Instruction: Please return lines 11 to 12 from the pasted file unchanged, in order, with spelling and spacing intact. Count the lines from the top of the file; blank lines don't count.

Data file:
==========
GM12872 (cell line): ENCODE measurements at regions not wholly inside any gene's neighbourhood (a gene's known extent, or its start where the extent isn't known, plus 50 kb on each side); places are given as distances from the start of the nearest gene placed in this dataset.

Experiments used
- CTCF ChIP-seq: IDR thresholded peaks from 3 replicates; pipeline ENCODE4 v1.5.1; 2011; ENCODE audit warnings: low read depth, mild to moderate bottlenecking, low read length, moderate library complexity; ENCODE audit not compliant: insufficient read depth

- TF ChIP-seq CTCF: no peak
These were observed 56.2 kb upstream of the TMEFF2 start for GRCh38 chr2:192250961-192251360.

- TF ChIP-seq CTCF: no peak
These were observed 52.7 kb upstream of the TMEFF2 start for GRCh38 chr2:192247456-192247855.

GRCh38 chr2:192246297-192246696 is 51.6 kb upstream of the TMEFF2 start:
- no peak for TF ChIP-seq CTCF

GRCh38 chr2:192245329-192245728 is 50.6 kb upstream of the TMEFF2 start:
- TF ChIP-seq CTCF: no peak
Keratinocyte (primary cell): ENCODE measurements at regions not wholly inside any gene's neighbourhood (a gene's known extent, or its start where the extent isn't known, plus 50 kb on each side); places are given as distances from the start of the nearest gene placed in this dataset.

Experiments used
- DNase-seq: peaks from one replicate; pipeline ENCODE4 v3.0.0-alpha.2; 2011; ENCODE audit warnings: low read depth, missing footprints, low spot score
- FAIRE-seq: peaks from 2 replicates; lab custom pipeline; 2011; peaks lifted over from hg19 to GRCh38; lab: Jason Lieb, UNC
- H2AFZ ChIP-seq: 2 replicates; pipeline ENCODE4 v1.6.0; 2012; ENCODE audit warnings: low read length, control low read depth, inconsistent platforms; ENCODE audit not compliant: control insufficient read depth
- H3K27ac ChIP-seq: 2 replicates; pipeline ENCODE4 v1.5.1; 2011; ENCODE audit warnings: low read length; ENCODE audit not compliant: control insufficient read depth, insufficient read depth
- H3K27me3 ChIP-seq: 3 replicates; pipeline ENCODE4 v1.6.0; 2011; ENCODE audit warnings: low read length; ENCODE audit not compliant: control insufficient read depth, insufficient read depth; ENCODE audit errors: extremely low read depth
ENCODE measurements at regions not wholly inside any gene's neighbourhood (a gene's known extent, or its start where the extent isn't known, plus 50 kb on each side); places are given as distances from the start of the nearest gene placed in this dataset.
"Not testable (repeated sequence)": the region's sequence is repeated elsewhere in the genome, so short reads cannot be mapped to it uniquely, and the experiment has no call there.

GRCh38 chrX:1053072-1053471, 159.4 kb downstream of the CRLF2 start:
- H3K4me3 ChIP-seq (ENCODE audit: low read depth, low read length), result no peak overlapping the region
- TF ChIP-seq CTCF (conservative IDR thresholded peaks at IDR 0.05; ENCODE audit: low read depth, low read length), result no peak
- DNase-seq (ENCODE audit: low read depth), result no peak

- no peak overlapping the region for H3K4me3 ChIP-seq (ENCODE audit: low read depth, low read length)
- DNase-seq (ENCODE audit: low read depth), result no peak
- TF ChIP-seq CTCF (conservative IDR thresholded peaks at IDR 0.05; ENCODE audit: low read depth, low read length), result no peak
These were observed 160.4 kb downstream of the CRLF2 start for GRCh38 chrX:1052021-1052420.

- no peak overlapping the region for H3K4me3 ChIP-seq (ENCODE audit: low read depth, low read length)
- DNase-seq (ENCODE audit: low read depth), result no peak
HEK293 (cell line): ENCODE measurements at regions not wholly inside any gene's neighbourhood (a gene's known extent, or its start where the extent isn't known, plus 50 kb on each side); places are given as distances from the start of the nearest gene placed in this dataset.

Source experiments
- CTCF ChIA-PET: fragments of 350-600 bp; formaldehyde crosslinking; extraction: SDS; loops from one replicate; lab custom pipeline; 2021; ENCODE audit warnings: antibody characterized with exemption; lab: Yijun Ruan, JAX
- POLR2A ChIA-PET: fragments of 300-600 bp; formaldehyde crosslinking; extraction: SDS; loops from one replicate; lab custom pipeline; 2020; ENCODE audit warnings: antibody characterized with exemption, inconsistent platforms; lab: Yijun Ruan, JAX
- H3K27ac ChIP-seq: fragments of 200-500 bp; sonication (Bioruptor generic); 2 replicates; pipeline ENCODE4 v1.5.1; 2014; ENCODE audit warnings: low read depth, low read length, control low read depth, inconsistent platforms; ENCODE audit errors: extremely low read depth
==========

- TF ChIP-seq CTCF: no peak
Keratinocyte (primary cell): ENCODE measurements at regions not wholly inside any gene's neighbourhood (a gene's known extent, or its start where the extent isn't known, plus 50 kb on each side); places are given as distances from the start of the nearest gene placed in this dataset.